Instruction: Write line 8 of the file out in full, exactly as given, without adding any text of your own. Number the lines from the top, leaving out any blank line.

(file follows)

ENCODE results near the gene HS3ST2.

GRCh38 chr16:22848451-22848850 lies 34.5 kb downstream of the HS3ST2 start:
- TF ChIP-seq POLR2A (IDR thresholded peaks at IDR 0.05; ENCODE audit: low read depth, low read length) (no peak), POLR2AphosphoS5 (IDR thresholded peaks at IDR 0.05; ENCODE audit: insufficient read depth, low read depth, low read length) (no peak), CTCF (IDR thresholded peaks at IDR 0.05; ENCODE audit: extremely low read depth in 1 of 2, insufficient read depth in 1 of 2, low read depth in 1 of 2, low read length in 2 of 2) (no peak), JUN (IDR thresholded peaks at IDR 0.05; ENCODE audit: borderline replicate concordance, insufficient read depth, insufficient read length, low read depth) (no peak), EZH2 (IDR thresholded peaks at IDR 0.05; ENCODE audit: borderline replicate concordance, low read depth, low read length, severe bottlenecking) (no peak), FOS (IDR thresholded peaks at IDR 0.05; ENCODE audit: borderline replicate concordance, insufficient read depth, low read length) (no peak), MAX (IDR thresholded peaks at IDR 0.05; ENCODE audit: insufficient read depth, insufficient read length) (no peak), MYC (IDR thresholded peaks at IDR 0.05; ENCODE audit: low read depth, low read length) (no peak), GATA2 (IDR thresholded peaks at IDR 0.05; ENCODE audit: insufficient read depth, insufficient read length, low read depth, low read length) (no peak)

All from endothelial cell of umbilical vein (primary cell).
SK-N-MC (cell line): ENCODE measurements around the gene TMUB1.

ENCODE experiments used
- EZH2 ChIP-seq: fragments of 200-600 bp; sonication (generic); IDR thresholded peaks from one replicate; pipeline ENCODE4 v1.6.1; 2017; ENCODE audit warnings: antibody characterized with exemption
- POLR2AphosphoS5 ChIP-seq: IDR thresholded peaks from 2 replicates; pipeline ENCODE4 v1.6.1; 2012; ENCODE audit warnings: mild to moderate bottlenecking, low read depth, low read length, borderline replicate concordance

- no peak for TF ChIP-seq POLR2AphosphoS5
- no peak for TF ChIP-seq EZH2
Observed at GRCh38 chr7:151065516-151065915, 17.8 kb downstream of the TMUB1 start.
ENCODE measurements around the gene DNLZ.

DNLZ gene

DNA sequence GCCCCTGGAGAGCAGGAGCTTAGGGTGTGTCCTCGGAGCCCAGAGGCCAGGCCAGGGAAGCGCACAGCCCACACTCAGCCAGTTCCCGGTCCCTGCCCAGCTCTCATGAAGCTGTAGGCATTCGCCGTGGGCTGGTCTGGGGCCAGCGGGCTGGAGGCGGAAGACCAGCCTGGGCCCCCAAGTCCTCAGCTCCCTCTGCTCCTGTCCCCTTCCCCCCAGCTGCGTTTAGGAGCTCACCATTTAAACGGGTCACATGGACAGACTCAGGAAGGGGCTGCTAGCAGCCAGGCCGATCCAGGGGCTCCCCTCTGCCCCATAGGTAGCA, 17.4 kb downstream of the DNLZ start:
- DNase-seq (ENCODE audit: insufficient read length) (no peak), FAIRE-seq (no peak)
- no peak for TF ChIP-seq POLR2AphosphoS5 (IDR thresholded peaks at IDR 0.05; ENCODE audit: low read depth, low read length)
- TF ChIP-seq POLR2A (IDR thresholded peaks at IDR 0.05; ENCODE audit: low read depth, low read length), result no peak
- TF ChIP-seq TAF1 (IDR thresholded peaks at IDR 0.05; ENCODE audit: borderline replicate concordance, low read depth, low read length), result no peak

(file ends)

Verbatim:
- POLR2AphosphoS5 ChIP-seq: IDR thresholded peaks from 2 replicates; pipeline ENCODE4 v1.6.1; 2012; ENCODE audit warnings: mild to moderate bottlenecking, low read depth, low read length, borderline replicate concordance